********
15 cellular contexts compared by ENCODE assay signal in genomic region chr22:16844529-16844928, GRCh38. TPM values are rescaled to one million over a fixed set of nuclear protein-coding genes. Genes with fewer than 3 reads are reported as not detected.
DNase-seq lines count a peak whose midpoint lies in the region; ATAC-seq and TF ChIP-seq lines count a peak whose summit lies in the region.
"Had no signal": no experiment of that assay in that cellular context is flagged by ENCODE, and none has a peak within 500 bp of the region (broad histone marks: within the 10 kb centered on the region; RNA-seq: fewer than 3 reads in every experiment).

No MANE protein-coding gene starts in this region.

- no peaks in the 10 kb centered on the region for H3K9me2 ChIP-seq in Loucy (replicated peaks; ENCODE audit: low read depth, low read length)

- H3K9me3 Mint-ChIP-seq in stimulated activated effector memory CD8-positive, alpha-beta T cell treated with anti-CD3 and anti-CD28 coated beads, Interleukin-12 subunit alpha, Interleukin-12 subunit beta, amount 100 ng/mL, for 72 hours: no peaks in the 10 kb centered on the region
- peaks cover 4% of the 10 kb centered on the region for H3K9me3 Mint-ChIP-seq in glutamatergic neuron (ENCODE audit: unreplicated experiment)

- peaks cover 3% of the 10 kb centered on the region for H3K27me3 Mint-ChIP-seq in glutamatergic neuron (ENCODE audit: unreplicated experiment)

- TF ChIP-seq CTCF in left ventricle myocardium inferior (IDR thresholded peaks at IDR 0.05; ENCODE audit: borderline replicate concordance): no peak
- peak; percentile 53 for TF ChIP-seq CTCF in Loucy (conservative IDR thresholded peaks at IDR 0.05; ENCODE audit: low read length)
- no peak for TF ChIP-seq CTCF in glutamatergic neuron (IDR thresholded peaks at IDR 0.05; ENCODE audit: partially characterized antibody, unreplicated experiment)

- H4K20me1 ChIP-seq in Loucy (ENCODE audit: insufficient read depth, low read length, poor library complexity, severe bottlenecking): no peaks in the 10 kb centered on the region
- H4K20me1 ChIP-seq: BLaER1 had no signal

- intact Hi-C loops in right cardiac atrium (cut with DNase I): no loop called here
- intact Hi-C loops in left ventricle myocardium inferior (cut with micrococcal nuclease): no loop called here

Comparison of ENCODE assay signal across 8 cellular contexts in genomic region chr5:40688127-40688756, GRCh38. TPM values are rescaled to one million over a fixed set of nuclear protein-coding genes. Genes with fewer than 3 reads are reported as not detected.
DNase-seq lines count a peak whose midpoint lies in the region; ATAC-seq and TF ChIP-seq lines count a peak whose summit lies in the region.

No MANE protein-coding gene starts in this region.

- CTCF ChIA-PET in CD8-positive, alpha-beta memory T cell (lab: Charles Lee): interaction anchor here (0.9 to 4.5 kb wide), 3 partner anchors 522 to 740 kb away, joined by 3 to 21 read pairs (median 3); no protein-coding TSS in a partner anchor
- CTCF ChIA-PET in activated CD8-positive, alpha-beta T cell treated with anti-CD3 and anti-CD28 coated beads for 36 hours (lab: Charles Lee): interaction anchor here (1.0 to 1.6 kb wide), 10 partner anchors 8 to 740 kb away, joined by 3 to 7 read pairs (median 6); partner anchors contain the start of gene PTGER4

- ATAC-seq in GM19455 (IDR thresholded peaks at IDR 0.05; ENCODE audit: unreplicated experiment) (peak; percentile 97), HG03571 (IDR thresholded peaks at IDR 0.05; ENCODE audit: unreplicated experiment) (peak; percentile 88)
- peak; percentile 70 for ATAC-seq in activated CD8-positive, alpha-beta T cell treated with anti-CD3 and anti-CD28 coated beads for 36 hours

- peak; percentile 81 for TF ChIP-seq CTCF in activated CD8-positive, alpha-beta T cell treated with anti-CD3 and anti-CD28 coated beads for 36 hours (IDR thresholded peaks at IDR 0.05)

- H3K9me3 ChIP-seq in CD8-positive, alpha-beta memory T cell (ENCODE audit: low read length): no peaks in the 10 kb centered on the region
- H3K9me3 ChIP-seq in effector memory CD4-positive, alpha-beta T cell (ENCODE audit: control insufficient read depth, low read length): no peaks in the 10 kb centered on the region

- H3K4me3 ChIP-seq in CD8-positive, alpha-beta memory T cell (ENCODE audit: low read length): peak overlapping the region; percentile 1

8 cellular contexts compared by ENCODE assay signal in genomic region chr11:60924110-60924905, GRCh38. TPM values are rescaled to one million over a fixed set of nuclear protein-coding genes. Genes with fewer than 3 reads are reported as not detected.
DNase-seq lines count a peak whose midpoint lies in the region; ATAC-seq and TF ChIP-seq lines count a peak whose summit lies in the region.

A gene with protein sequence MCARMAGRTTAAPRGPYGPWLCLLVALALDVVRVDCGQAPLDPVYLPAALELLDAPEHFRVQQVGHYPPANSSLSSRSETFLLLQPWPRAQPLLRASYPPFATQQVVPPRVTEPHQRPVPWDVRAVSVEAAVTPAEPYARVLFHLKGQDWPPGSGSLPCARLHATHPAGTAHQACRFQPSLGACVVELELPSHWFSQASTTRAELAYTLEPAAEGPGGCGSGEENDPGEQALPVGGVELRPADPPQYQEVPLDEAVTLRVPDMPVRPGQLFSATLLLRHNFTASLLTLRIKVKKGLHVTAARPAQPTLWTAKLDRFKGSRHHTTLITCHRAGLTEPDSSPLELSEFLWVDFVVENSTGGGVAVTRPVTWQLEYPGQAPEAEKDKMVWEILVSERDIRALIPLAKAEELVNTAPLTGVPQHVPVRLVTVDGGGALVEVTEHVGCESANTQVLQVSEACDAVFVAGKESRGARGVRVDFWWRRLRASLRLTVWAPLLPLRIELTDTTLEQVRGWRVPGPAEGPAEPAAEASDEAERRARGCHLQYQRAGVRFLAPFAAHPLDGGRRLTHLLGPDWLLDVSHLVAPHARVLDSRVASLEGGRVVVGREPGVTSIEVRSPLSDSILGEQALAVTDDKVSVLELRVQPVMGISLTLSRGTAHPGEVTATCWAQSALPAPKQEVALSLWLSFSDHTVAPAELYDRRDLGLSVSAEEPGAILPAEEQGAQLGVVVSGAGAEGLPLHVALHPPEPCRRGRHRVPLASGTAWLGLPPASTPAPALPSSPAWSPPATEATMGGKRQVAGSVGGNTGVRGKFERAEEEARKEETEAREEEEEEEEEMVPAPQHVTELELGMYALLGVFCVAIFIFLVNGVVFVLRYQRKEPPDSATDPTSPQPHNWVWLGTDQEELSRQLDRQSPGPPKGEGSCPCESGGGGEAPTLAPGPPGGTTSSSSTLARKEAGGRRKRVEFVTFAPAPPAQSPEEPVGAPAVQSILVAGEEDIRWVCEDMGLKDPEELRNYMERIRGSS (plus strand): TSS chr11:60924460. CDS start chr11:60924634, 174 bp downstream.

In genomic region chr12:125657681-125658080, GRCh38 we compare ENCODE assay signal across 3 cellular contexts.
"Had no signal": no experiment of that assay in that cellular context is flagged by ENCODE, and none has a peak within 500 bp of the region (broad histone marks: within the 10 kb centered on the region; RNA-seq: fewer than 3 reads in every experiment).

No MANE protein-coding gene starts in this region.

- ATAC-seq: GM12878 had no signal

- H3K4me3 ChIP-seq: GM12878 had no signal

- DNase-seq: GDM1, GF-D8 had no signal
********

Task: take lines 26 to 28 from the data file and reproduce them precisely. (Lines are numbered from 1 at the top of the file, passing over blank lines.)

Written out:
- H3K4me3 ChIP-seq in CD8-positive, alpha-beta memory T cell (ENCODE audit: low read length): peak overlapping the region; percentile 1

8 cellular contexts compared by ENCODE assay signal in genomic region chr11:60924110-60924905, GRCh38. TPM values are rescaled to one million over a fixed set of nuclear protein-coding genes. Genes with fewer than 3 reads are reported as not detected.
DNase-seq lines count a peak whose midpoint lies in the region; ATAC-seq and TF ChIP-seq lines count a peak whose summit lies in the region.